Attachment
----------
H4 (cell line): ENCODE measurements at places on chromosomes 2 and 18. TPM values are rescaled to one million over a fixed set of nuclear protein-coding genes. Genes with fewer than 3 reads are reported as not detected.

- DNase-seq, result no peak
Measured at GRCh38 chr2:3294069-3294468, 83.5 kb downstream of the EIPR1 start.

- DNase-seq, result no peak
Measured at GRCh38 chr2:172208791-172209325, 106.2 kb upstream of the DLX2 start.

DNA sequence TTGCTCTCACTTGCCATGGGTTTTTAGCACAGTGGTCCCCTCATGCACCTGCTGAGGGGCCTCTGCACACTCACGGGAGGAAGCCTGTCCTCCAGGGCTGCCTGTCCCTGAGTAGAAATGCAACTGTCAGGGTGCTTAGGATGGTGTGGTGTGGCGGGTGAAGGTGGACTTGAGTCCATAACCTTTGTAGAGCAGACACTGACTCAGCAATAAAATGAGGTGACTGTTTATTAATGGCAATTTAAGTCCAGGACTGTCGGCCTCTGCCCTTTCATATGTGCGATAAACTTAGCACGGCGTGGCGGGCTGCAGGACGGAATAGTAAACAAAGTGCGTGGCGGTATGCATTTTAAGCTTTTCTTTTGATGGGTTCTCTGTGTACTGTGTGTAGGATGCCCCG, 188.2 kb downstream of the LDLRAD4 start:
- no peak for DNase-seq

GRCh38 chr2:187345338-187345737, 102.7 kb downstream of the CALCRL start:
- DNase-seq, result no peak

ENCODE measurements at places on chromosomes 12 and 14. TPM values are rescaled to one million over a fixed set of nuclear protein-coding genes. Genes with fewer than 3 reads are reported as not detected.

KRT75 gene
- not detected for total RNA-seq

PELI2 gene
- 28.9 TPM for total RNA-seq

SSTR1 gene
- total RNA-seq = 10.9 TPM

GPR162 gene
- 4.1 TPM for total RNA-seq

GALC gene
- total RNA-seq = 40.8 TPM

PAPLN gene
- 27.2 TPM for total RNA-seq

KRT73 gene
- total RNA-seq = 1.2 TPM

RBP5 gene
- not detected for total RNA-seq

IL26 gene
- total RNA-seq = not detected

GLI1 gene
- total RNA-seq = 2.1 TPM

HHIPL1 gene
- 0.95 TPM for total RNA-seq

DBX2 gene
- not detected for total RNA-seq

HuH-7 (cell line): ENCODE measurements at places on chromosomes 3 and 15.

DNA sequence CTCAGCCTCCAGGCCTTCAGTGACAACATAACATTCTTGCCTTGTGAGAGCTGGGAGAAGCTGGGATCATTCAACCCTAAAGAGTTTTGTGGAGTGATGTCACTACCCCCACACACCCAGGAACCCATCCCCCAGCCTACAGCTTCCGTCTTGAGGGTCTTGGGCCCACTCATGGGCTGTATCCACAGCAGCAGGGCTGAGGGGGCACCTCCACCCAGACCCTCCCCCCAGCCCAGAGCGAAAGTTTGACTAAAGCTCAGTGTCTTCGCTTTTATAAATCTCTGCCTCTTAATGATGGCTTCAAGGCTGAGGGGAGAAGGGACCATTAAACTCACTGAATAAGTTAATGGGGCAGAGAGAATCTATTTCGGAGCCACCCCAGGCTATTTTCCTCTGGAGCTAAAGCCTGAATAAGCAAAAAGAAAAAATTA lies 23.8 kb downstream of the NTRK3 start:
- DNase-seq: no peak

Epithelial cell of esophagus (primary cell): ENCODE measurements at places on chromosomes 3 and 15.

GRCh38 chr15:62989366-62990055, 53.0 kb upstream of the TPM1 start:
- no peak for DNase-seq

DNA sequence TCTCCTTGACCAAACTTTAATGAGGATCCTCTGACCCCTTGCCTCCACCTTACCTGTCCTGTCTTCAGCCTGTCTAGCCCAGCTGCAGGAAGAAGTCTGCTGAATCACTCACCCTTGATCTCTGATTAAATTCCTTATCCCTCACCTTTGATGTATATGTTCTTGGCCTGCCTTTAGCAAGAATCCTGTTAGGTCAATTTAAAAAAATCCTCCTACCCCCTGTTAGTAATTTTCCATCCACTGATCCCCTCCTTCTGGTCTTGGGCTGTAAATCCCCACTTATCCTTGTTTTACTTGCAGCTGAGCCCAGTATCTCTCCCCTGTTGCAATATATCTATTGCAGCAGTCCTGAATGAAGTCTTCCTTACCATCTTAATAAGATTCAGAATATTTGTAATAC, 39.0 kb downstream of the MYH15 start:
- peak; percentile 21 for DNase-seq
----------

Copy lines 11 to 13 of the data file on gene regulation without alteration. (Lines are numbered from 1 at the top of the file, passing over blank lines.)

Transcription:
KRT75 gene
- not detected for total RNA-seq

PELI2 gene